They were also very expensive.
Lightweight and affordable moulded plastic PropGuards became available 15 years ago, and from this there are now new generations of performance stainless protection that offer minimal performance loss.
In fact today there are several options readily available on the market that vastly improve safety such as PropGuard and Prop Deflector
With protection readily available and affordable, is there any legislation or recommendations from recognised organisations?
There are none, except for commercial Solas craft where it is mandatory. The RNLI Beach Rescue Service always use them and the Sea Cadets make it a required item for all their safety boats.
However, the RYA tested a selection of propeller guards nearly 15 years ago and were initially advising that they were dangerous but only recently, after a culmination of incidents, have taken a more neutral stance, stating that each club or organisation should risk assess their operation.
The RYA argue that correct training will assist in reducing the risk of prop related incidents. However accidents happen. We are trained to drive our car, but still have to wear a seat belt.
It is also odd that most of the accidents resulting in propeller injuries are often recorded as kill cord incidents.
If I fit a propeller guard to my engine, what are the benefits and disadvantages?
Quite simply you will see a huge increase in safety – you from your propeller and your propeller from anything. On displacement hulls you should also notice an improvement on certain performance factors.
The main disadvantage, mainly on faster planning hulls, will be the drag factor and the resultant loss in speed. However some of the guards are designed to give less safety and improved speed, but these tend to cost more.
In certain cases, propeller protection should be compulsory. Anywhere where children are in the water, the safety boat should be as is states, safe. Incidents happen all the time and there is a web site that passionately records these – www.propellersafety.com. Unfortunately, it will take another incident, where life is lost or maimed, before the necessary powers listen to common sense and recommend propeller protection where it is needed.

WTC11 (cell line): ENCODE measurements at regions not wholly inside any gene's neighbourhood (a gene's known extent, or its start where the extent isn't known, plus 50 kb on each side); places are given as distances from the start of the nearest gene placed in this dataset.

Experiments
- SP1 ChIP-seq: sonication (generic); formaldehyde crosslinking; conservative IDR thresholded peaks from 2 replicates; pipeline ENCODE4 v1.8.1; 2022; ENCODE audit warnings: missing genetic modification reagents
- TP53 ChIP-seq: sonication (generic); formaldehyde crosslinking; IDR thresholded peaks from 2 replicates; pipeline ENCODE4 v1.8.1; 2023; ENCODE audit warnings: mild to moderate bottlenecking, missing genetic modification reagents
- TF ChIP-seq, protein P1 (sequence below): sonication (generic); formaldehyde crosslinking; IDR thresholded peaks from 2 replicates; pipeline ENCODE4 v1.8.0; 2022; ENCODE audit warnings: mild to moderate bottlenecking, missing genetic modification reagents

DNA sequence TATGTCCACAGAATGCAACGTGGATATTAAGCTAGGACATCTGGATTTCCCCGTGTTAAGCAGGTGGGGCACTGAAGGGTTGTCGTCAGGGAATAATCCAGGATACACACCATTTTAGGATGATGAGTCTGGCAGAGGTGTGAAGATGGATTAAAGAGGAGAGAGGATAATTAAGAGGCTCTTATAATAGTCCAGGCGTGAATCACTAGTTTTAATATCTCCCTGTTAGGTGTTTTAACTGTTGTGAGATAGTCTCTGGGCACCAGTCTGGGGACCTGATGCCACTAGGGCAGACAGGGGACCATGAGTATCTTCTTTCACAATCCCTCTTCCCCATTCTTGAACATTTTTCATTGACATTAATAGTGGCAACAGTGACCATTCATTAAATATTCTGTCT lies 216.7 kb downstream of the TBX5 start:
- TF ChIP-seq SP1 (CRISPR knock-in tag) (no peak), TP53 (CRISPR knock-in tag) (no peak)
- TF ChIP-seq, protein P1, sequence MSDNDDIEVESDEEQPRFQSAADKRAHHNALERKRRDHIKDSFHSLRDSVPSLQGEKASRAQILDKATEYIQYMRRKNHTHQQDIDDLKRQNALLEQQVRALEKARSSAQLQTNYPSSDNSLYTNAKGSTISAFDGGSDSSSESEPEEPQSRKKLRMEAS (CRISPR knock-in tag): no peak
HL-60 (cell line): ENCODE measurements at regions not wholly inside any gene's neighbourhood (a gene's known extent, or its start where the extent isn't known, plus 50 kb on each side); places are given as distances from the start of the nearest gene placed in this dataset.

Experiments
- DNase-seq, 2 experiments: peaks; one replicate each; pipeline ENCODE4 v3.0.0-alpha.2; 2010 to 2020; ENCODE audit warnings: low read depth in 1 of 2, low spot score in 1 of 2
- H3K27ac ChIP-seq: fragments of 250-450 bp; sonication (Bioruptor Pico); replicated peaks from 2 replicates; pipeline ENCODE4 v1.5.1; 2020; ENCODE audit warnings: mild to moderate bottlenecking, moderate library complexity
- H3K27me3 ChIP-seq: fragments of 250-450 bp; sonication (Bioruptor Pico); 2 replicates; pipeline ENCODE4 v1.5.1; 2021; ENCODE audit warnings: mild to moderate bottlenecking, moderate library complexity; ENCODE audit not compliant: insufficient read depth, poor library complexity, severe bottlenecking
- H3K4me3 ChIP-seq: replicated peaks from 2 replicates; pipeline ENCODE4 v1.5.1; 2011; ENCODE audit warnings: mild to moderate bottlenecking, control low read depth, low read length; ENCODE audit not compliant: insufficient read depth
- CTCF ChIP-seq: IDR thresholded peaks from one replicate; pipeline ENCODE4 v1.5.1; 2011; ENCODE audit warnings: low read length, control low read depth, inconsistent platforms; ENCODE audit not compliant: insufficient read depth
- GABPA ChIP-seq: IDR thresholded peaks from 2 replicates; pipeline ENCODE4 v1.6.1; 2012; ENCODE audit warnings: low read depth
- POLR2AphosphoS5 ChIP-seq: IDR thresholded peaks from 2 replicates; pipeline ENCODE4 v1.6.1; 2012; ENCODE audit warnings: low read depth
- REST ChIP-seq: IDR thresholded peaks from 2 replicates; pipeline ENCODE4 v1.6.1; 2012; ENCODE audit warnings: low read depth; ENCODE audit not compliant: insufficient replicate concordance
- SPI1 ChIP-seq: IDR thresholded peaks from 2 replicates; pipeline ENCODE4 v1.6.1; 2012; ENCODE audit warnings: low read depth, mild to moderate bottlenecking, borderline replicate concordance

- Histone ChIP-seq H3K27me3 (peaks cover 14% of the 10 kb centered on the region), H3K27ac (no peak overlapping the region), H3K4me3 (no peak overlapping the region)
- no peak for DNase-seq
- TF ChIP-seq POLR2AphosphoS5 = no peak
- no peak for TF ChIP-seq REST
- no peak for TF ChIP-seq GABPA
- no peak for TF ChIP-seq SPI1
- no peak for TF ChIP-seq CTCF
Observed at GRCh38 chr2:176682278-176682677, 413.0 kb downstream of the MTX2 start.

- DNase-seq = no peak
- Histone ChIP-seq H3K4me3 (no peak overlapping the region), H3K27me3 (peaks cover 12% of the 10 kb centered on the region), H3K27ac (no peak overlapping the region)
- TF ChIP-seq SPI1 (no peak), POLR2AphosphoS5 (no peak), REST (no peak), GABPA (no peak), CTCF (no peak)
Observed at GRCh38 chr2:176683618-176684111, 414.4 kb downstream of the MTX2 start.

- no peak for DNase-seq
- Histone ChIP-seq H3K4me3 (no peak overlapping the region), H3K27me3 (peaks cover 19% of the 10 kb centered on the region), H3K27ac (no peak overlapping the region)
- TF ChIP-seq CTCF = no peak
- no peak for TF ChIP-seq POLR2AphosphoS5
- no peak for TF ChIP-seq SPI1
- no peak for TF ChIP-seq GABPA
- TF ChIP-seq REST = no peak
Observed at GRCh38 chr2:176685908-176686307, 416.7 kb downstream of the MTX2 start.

Richard Falk, RYA
Richard Falk, RYA Training Manager and Chief Examiner, had the following to say: “Prop guards are an emotive subject, and like any piece of safety equipment have the potential to do a great deal of good if used in the right context and their limitations are clearly understood. Unfortunately, as is often the case with safety equipment, some people view prop guards as a ‘cure all’, a panacea that will prevent injury. They are another piece of kit that in certain circumstances may assist in reducing the risk of prop related injury.
“It is important that boaters make a proper assessment of the activities they will be undertaking before deciding if a prop guard is right for them. For a boat that operates in shallower waters or is used in and around swimming areas or watersports activities a prop guard may well be a sensible addition.
“However, for a boat that requires rapid acceleration, good manoeuvrability or where its operation is predominantly offshore a prop guard makes less sense. The other factor to consider is whether you are trying to protect a) people from injury or b) your prop from damage as this will determine the type of prop guard you may wish to look at.
Most importantly, if you do choose to use a prop guard you should be very aware that it is not a cure all. It is one of several pieces of equipment that when used properly together should assist in minimizing the risk to you, your passengers and those in the water. The most valuable piece of safety equipment will always be your brain – which will hopefully assist you in making good, sound and sensible decisions about how you operate your boat.”